WALKER — “Study hard,” was the advice former Louisiana Gov. Edwin W. Edwards gave about 100 Walker fifth-graders who gathered Wednesday in their school’s cafeteria to hear him speak.
“The first four years that I was in school, I was in one room,” Edwards told the group. “I had to hear everything four times to learn it.”
Edwards, invited to speak at the school by one of the teachers, also advised the students to be kind to their brothers and sisters and attentive to their teachers.
Edwards spoke for about 25 minutes, giving a brief introduction, and then answered 11 questions posed by students and filtered by teachers, said Arlene Wilson, principal of Levi Milton Elementary School in Walker.
During his remarks, Edwards did not address his recent release from federal prison, or his 2000 conviction on racketeering charges stemming from the award of state licenses to gambling casinos.
“We are not bringing that up,” said Wilson, adding that the faculty had stipulated those matters be avoided and the choice to do so did not come from Edwards.
School system administrators defended the decision to have Edwards address the pupils.
“He’s done his time and paid his dues,” said Bill Spear, the Livingston Parish school superintendent. “It’s a rare opportunity for a former governor to come and talk to a fifth-grade class.”
Assistant Superintendent Tommy Cothern said Edwards is “going to be a figure in Louisiana history for years and years. I think it probably is a good thing.”
Cothern said the district leaves most decisions on speakers to the principals at the individual schools.
Wilson said notes had been sent home with the students informing parents of the event, and only one parent had called to voice a concern about having the convicted felon speak at the school.
Wilson invited that parent to attend, which she did, Wilson said.
The fifth-graders had been studying Louisiana history and governors in particular, so school administrators thought it would be a good opportunity for the students to hear from a former governor.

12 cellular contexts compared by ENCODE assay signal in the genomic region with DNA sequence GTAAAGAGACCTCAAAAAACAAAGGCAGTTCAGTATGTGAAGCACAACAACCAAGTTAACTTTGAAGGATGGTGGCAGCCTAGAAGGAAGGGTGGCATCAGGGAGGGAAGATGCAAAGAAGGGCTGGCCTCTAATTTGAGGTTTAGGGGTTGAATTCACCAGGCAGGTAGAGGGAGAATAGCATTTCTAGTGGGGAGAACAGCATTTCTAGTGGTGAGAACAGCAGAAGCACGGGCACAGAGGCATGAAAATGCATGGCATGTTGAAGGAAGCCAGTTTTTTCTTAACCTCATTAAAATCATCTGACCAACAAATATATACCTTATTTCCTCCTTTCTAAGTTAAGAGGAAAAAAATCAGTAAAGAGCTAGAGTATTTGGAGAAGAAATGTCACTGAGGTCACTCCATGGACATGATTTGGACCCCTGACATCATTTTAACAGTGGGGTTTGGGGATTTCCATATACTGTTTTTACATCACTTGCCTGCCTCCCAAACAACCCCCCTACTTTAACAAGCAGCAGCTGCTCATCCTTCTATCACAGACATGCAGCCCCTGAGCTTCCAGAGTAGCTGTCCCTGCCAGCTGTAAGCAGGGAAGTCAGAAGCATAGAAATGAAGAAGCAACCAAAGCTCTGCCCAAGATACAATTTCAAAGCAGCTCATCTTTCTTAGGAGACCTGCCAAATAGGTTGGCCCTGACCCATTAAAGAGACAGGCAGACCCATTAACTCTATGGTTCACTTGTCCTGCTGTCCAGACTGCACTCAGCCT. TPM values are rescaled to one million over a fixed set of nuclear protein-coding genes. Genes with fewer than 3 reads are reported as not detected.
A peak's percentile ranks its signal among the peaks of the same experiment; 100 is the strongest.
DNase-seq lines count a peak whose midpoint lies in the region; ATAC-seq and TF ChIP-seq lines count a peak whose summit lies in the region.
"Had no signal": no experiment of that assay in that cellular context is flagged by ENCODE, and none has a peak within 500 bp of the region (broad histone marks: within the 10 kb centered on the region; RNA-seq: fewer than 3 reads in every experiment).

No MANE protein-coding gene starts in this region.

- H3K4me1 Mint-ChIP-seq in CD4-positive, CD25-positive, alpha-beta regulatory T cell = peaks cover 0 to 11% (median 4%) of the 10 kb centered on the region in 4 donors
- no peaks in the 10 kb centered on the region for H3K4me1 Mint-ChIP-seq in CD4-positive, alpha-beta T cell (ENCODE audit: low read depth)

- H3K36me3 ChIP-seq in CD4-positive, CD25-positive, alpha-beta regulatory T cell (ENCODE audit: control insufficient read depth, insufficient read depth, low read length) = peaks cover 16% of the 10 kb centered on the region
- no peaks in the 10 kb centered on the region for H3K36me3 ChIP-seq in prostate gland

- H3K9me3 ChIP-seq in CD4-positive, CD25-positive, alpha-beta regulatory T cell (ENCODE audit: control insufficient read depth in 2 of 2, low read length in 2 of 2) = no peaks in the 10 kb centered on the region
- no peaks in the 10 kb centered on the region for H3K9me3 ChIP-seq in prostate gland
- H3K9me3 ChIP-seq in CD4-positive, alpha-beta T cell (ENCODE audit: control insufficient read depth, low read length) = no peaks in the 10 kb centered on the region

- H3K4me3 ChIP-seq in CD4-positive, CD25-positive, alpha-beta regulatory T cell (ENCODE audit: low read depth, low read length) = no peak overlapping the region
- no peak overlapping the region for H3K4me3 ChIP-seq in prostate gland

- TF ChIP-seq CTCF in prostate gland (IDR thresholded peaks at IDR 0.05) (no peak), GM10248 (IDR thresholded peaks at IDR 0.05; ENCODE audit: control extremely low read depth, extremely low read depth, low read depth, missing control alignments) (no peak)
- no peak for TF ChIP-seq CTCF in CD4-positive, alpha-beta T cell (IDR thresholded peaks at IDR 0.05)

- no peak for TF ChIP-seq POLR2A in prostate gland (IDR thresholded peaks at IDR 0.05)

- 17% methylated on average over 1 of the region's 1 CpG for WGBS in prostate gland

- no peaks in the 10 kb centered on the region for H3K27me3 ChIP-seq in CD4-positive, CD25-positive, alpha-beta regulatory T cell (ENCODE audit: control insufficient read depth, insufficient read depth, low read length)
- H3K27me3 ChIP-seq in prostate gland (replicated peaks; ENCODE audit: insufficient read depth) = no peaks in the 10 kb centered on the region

Edwards thanked the students for having him in to speak and singled out Emily Lambert, whose mother, Delta Lambert, is a teacher at the school and first contacted Edwards’ wife, Trina, about having him address students at the school.
“I just started chatting with her on Facebook,” Lambert said.
Afterward, Edwards signed books and pieces of paper and posed for pictures .
“I just wanted to meet him, I just grew up loving him,” said Tiffany Kennedy, who has a child in the first grade and whose mother teaches at the school, she said.
Edwards fielded questions about his hobbies, about meeting Elvis Presley, and his early school career.
“I used to love to hunt and ride horses,” he told the kids. “But, I am getting a little old for that.
“Now I like to play golf and ride four-wheelers,” he said.
Edwards asked the gathering if many of them enjoyed riding four-wheelers, and nearly every hand went up.
Elvis, Edwards said, could make any song “sound like he was singing it to you.”
Edwards said afterward that this was the first school to which he had been invited to speak.
“I thought I would get out of prison and relax,” he said. “I am busier now than I was in prison.
“At least now I get paid.”